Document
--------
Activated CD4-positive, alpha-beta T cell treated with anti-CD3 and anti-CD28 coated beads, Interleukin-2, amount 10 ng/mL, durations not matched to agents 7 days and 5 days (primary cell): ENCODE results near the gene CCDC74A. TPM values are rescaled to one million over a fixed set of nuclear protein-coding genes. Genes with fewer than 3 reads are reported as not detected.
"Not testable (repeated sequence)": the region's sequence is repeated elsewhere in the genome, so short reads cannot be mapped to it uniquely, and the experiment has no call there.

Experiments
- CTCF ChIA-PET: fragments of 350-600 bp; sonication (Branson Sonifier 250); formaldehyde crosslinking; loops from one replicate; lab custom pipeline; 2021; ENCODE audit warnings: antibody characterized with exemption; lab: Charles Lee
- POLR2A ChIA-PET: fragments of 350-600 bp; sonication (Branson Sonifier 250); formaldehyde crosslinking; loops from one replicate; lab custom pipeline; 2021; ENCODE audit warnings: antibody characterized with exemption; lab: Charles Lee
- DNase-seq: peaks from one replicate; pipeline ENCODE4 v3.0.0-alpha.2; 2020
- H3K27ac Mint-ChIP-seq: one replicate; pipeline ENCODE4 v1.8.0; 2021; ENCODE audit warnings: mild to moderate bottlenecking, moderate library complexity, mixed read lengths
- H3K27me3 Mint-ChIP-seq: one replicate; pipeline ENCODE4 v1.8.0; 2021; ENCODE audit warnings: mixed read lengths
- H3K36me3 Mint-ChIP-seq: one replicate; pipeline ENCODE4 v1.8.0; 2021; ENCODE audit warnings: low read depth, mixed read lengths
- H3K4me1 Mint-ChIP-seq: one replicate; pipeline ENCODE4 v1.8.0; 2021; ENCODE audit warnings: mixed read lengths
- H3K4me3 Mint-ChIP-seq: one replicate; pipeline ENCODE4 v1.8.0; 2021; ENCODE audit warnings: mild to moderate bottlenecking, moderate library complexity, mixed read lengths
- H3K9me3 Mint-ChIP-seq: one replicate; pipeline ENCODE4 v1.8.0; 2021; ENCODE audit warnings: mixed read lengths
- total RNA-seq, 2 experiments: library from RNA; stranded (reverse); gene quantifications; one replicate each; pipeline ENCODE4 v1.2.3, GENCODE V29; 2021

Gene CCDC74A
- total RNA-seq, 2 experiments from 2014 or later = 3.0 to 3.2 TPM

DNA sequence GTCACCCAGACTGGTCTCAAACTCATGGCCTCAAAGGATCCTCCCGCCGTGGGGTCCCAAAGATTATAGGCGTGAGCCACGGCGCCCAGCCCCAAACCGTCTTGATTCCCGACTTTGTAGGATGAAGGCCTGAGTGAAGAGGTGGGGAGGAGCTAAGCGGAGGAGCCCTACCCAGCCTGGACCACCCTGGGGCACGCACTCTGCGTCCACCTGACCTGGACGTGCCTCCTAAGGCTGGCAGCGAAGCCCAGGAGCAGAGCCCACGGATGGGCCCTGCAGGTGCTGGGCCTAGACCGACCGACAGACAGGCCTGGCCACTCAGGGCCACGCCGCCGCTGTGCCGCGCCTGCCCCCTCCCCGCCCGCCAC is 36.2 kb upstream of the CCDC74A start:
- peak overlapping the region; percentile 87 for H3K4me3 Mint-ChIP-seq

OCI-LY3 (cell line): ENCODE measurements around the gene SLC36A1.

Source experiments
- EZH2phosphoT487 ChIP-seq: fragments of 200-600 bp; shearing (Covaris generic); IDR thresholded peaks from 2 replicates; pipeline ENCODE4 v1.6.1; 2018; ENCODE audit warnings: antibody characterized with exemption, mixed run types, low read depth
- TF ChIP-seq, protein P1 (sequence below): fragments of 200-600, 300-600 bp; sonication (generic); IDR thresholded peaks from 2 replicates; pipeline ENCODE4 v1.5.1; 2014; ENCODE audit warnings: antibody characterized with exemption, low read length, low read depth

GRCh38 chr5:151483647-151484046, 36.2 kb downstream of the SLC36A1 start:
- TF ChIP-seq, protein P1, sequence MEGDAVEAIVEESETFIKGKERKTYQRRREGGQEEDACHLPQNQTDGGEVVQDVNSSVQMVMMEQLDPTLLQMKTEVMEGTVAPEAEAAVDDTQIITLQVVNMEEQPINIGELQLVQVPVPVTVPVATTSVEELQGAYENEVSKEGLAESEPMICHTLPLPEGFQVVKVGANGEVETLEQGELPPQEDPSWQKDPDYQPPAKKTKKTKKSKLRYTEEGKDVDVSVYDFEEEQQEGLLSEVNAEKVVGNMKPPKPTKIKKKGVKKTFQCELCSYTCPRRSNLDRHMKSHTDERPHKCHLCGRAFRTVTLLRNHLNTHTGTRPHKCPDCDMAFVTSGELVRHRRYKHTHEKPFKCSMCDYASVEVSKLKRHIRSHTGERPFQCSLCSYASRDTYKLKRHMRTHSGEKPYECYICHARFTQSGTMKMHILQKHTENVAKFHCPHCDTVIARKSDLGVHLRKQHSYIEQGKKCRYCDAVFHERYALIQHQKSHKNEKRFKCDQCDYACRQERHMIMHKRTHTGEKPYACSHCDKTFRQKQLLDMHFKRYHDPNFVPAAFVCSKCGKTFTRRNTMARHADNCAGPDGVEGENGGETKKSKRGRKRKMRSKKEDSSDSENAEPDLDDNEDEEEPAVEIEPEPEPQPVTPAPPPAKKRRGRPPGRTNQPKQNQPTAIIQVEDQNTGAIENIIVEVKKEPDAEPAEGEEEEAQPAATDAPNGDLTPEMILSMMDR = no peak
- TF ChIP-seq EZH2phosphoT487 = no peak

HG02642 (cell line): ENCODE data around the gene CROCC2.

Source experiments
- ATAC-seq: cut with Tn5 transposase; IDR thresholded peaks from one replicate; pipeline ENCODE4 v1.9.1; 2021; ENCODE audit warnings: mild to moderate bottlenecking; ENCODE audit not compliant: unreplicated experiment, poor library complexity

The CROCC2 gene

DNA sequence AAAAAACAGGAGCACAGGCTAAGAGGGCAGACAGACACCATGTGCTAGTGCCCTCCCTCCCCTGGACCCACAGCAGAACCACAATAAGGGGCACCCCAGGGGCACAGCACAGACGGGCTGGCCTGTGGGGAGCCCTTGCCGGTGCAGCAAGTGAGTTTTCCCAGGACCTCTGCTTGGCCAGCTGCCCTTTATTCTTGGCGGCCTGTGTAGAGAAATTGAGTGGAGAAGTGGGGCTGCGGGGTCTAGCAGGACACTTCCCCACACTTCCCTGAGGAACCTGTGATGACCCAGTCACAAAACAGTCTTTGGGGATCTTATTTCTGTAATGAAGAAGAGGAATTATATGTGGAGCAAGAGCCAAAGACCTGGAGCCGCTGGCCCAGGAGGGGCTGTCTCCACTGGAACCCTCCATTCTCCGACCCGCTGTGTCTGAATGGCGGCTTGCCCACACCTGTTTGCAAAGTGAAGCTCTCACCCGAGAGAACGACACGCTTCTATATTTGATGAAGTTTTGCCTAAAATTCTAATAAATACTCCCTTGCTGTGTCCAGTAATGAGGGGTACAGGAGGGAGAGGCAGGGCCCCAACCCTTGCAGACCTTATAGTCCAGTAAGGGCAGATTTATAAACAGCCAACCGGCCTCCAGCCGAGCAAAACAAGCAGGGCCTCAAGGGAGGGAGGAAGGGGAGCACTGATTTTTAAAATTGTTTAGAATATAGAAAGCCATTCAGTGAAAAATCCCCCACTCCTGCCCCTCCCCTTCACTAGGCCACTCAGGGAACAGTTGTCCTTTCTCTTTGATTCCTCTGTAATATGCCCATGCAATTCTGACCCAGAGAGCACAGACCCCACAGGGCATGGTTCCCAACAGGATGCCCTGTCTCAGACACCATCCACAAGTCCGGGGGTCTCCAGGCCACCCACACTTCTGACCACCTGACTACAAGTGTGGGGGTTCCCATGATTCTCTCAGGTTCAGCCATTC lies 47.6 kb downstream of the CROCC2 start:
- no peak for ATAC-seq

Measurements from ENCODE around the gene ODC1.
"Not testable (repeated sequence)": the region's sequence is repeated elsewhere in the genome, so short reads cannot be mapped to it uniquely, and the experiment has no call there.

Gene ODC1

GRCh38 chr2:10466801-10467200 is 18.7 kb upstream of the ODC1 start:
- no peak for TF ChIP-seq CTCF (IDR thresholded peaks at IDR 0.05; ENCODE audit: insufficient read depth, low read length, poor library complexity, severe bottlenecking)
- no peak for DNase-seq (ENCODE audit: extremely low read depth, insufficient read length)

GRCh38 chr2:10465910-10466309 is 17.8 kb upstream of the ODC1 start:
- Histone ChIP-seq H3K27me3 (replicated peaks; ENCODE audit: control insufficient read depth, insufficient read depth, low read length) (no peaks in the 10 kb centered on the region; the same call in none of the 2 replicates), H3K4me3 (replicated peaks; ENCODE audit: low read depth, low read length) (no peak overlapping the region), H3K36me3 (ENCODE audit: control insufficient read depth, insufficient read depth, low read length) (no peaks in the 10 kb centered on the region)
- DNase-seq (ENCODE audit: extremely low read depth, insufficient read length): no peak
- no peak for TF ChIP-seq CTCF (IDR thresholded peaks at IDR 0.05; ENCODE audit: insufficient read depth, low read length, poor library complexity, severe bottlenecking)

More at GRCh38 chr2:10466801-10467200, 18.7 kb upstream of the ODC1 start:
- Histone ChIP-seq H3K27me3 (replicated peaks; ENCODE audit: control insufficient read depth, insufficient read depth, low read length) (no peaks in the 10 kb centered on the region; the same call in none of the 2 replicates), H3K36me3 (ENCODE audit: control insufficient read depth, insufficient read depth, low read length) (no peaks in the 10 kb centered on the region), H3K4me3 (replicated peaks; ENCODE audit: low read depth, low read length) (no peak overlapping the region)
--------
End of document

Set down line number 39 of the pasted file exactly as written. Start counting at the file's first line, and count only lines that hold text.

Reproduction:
- DNase-seq (ENCODE audit: extremely low read depth, insufficient read length): no peak